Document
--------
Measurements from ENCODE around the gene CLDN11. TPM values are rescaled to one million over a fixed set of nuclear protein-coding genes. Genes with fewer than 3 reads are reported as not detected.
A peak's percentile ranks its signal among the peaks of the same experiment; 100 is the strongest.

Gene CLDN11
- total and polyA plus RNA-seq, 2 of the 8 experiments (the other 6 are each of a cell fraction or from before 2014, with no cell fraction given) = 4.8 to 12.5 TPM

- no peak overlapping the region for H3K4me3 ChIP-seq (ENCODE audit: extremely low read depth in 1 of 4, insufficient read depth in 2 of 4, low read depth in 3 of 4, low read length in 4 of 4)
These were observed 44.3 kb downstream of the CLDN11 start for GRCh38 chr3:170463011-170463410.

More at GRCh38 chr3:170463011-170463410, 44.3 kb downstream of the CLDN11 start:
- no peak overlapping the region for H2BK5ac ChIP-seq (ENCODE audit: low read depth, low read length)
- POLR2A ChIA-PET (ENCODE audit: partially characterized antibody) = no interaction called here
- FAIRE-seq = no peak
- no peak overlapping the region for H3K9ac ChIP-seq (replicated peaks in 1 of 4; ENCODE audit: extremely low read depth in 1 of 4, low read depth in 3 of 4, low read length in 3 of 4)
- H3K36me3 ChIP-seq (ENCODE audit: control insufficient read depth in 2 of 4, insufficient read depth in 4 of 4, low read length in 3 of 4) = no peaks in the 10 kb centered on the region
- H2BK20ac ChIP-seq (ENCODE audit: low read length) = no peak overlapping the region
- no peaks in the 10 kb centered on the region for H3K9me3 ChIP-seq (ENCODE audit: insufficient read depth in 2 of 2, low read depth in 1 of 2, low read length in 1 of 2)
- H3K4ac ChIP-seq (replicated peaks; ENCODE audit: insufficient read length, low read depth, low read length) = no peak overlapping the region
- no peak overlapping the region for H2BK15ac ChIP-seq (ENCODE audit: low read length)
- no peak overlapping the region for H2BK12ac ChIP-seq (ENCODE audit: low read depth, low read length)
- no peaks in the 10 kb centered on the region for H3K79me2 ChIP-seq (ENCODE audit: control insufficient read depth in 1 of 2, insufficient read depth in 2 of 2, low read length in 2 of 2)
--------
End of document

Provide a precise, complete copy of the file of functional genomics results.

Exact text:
Measurements from ENCODE around the gene CLDN11. TPM values are rescaled to one million over a fixed set of nuclear protein-coding genes. Genes with fewer than 3 reads are reported as not detected.
A peak's percentile ranks its signal among the peaks of the same experiment; 100 is the strongest.

Gene CLDN11
- total and polyA plus RNA-seq, 2 of the 8 experiments (the other 6 are each of a cell fraction or from before 2014, with no cell fraction given) = 4.8 to 12.5 TPM

- no peak overlapping the region for H3K4me3 ChIP-seq (ENCODE audit: extremely low read depth in 1 of 4, insufficient read depth in 2 of 4, low read depth in 3 of 4, low read length in 4 of 4)
These were observed 44.3 kb downstream of the CLDN11 start for GRCh38 chr3:170463011-170463410.

More at GRCh38 chr3:170463011-170463410, 44.3 kb downstream of the CLDN11 start:
- no peak overlapping the region for H2BK5ac ChIP-seq (ENCODE audit: low read depth, low read length)
- POLR2A ChIA-PET (ENCODE audit: partially characterized antibody) = no interaction called here
- FAIRE-seq = no peak
- no peak overlapping the region for H3K9ac ChIP-seq (replicated peaks in 1 of 4; ENCODE audit: extremely low read depth in 1 of 4, low read depth in 3 of 4, low read length in 3 of 4)
- H3K36me3 ChIP-seq (ENCODE audit: control insufficient read depth in 2 of 4, insufficient read depth in 4 of 4, low read length in 3 of 4) = no peaks in the 10 kb centered on the region
- H2BK20ac ChIP-seq (ENCODE audit: low read length) = no peak overlapping the region
- no peaks in the 10 kb centered on the region for H3K9me3 ChIP-seq (ENCODE audit: insufficient read depth in 2 of 2, low read depth in 1 of 2, low read length in 1 of 2)
- H3K4ac ChIP-seq (replicated peaks; ENCODE audit: insufficient read length, low read depth, low read length) = no peak overlapping the region
- no peak overlapping the region for H2BK15ac ChIP-seq (ENCODE audit: low read length)
- no peak overlapping the region for H2BK12ac ChIP-seq (ENCODE audit: low read depth, low read length)
- no peaks in the 10 kb centered on the region for H3K79me2 ChIP-seq (ENCODE audit: control insufficient read depth in 1 of 2, insufficient read depth in 2 of 2, low read length in 2 of 2)